WARREN — Monday was cleanup and repair day in the North Country. Utility crews were a common sight as workers labored to restore power in communities affected by Sunday’s extreme weather.
In Grafton County, Warren was among the towns with the most damage.
“A lot of people were hit hard,” said Larry Casale of Manchester, manager of the Tedeschi’s market in the middle of Warren Village. On Route 25 further south, a large pine missed the home on the same property by inches when the tree fell across the front yard
There were few other signs Monday afternoon that such severe weather had passed through town less than 24 hours earlier. Marcia Sackett, Warren’s emergency management coordinator, said that was due to the usual quick response from town personnel.
“It was all cut up last night,” she said, regarding the downed trees and limbs that had closed off about a half-dozen town roads for a time Sunday.
“The fire department was out with their chain saws last night, helping the road crew. Most everything is opened up again. I think they may still be working on Moses Road now,” Sackett said about 3:30 p.m. Monday.
A lightning strike at Goose Pond in Canaan caused minor injuries to three people, and disabled four vehicles in the parking lot.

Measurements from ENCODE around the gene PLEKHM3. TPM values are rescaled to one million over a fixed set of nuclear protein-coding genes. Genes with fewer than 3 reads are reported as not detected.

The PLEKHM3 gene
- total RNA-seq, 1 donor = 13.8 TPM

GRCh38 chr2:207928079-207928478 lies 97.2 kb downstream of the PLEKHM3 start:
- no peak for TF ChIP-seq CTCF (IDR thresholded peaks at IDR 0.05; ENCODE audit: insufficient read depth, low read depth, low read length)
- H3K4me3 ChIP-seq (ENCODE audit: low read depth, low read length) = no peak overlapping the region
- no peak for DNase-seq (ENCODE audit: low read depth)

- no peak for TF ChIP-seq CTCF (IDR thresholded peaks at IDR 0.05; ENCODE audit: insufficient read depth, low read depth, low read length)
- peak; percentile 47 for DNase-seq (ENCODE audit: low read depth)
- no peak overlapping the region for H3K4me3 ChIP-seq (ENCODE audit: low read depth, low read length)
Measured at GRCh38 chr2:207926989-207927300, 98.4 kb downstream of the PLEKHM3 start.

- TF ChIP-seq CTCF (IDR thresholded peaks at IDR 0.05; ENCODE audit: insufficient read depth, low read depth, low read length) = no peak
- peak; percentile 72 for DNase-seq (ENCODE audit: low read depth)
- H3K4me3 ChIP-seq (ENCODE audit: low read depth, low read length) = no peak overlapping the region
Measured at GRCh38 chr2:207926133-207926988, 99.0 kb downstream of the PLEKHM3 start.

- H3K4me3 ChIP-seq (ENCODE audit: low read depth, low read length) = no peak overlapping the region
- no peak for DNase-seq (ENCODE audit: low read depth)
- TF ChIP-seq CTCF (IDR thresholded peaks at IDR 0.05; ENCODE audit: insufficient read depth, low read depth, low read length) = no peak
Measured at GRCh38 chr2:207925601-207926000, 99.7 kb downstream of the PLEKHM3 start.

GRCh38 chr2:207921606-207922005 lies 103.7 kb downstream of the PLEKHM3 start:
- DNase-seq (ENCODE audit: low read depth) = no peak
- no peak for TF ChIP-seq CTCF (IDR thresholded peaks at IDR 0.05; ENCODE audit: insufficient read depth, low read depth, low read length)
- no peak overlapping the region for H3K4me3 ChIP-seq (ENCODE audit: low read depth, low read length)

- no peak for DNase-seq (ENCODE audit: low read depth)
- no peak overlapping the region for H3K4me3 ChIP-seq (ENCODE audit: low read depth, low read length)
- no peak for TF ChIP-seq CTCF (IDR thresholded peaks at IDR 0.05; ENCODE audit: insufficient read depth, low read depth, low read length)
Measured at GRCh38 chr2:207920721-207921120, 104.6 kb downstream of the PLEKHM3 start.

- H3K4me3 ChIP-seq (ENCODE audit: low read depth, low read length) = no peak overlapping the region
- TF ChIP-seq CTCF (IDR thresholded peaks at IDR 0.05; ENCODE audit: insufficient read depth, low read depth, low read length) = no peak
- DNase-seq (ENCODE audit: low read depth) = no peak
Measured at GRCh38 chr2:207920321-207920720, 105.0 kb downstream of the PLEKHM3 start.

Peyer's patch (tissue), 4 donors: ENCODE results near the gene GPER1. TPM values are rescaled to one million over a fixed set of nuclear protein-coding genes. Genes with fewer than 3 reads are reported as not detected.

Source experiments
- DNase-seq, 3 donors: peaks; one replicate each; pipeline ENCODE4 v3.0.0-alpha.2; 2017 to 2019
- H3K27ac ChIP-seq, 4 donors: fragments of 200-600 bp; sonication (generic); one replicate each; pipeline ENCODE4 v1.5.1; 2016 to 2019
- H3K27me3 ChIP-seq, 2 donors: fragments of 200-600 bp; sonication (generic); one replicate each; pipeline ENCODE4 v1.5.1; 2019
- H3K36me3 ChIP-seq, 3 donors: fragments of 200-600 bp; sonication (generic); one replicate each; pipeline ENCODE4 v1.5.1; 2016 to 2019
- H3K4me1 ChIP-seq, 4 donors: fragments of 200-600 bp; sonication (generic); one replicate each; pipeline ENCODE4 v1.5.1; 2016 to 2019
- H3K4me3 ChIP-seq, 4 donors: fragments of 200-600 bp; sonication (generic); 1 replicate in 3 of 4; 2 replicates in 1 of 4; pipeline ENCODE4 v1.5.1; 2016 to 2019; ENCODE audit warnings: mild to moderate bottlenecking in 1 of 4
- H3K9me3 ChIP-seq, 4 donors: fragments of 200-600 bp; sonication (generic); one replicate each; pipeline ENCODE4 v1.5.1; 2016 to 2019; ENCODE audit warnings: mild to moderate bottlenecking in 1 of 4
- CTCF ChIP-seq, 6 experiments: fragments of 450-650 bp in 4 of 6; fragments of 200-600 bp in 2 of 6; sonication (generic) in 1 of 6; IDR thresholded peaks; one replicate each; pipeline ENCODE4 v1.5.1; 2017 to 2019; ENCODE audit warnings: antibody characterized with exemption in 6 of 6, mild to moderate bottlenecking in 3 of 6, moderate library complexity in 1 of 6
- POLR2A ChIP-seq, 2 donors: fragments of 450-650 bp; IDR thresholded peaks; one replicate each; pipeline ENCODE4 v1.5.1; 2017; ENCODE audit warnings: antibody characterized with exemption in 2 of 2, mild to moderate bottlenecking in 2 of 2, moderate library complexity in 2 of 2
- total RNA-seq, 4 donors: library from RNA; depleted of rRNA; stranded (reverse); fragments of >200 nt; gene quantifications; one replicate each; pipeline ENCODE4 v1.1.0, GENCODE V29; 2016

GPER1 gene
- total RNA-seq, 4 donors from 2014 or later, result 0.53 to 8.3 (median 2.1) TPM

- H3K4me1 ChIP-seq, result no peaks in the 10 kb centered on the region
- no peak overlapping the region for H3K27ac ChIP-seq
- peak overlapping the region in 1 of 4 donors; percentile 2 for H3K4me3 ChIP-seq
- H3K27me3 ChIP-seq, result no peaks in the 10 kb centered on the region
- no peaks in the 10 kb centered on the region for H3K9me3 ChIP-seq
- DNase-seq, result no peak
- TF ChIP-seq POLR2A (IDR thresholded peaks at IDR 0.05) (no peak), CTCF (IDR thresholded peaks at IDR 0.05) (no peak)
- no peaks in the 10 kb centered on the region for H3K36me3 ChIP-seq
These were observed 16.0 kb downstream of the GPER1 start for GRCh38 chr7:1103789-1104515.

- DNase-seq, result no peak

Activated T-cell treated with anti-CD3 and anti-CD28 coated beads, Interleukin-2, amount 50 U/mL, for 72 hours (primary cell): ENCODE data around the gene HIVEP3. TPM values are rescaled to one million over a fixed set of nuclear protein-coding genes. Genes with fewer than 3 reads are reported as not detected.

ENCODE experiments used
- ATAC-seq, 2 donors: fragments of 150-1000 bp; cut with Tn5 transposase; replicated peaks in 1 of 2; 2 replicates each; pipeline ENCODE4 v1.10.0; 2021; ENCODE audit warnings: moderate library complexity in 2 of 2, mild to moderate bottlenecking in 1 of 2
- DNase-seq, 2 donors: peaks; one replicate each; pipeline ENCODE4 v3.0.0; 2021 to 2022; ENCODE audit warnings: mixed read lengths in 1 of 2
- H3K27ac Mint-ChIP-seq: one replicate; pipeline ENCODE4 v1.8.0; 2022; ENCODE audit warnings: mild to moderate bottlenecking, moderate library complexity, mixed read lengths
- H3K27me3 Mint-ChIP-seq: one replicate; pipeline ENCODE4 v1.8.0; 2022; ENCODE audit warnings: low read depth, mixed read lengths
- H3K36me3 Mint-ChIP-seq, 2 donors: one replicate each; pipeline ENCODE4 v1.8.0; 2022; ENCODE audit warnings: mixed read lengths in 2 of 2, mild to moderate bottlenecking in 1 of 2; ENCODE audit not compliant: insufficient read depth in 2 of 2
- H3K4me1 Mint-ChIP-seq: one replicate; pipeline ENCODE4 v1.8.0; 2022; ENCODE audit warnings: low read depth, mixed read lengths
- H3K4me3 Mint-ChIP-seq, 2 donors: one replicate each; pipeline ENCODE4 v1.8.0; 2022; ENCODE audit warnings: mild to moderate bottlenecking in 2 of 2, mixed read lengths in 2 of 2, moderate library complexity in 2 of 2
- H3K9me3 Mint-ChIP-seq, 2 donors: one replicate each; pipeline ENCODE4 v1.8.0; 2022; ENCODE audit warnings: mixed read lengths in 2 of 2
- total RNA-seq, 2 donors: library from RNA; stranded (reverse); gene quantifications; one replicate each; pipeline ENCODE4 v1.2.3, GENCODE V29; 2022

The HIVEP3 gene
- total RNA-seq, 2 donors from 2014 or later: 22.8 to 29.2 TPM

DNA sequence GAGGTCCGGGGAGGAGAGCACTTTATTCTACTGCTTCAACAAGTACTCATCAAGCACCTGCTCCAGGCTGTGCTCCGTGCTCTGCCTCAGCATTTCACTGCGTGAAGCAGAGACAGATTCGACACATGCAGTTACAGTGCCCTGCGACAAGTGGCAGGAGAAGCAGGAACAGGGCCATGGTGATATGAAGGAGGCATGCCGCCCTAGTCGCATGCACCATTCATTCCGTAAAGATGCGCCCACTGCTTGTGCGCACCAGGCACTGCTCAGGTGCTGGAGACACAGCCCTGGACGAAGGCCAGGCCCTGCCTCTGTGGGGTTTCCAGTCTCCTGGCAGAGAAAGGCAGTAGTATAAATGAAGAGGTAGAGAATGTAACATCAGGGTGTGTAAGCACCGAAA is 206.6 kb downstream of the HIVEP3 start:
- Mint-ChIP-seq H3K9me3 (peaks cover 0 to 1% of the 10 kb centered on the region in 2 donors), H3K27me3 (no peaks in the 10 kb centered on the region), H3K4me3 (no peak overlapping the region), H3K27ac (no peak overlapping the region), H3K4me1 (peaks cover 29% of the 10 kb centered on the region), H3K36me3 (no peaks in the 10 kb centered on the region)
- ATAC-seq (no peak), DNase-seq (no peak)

Power company outage maps were showing by midday Monday that electricity had been restored to most residences and businesses. Pittsburg reportedly lost 100 percent of its power Sunday.
“Yes, for about four hours,” Cathy McComiskey, secretary to the selectmen, said Monday afternoon.
She said that outage occurred before the storm arrived, and was likely due to a damaged transformer.
“The sun was still shining at that time. We got some rain and thunder later,” she said.
The band of storms that hit New Hampshire around mid-afternoon Sunday as they traveled north were believed to have been part of the same system that struck the Boston area around the same time, knocking down large trees in the Back Bay and Brighton, and creating havoc with the city’s weekend traffic.